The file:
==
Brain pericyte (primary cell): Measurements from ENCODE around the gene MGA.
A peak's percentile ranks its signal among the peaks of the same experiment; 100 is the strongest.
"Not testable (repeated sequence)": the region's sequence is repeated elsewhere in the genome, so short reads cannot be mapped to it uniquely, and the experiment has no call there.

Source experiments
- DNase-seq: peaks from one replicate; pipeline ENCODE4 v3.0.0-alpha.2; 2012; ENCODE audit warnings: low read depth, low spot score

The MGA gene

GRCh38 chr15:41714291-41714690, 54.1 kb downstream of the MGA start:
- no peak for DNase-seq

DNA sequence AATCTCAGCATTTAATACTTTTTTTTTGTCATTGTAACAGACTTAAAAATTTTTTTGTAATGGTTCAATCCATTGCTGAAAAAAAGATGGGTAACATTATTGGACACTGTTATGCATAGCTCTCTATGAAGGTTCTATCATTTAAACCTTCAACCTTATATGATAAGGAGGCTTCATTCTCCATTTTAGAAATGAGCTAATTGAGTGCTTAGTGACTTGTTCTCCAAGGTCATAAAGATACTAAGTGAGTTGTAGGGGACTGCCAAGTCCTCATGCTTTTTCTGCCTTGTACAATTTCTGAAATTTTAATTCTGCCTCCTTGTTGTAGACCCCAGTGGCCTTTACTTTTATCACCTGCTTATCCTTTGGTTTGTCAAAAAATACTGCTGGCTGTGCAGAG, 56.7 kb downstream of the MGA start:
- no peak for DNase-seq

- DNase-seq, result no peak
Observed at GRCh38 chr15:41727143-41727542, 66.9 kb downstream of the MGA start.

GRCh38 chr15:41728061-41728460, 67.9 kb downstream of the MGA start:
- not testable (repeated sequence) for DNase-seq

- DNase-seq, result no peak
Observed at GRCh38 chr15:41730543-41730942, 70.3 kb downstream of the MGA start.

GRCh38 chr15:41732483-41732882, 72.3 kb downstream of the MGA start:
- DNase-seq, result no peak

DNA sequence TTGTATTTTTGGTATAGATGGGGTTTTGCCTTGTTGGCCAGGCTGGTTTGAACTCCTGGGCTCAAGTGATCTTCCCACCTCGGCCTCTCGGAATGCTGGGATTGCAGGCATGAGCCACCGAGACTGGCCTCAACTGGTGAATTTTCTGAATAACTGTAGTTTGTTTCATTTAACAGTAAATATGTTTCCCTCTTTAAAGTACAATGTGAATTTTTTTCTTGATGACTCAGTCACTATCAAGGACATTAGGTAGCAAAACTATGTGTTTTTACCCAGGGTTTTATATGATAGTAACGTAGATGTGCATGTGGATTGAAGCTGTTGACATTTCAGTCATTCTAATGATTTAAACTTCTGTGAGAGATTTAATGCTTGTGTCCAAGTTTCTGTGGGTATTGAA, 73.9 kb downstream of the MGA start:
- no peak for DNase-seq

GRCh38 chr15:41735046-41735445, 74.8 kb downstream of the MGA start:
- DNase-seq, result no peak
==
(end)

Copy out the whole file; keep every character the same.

Brain pericyte (primary cell): Measurements from ENCODE around the gene MGA.
A peak's percentile ranks its signal among the peaks of the same experiment; 100 is the strongest.
"Not testable (repeated sequence)": the region's sequence is repeated elsewhere in the genome, so short reads cannot be mapped to it uniquely, and the experiment has no call there.

Source experiments
- DNase-seq: peaks from one replicate; pipeline ENCODE4 v3.0.0-alpha.2; 2012; ENCODE audit warnings: low read depth, low spot score

The MGA gene

GRCh38 chr15:41714291-41714690, 54.1 kb downstream of the MGA start:
- no peak for DNase-seq

DNA sequence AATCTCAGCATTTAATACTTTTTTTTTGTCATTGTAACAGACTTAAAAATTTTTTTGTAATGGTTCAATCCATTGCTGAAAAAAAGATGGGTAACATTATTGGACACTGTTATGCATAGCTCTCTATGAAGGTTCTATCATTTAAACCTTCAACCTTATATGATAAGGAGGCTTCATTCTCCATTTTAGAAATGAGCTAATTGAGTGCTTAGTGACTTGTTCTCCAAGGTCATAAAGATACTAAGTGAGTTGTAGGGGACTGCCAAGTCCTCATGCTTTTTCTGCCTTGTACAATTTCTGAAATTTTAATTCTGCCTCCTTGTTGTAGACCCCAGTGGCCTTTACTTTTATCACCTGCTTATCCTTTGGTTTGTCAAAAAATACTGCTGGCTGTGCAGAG, 56.7 kb downstream of the MGA start:
- no peak for DNase-seq

- DNase-seq, result no peak
Observed at GRCh38 chr15:41727143-41727542, 66.9 kb downstream of the MGA start.

GRCh38 chr15:41728061-41728460, 67.9 kb downstream of the MGA start:
- not testable (repeated sequence) for DNase-seq

- DNase-seq, result no peak
Observed at GRCh38 chr15:41730543-41730942, 70.3 kb downstream of the MGA start.

GRCh38 chr15:41732483-41732882, 72.3 kb downstream of the MGA start:
- DNase-seq, result no peak

DNA sequence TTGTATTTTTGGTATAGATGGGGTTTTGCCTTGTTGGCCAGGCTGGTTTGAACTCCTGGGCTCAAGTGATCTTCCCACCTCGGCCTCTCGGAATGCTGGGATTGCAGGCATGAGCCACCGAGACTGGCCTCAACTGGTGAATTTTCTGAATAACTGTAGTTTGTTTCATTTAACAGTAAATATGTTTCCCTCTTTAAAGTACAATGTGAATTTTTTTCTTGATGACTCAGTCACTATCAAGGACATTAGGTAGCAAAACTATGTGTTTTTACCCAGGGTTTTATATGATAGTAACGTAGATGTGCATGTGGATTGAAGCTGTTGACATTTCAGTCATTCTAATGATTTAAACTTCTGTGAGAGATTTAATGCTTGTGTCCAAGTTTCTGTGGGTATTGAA, 73.9 kb downstream of the MGA start:
- no peak for DNase-seq

GRCh38 chr15:41735046-41735445, 74.8 kb downstream of the MGA start:
- DNase-seq, result no peak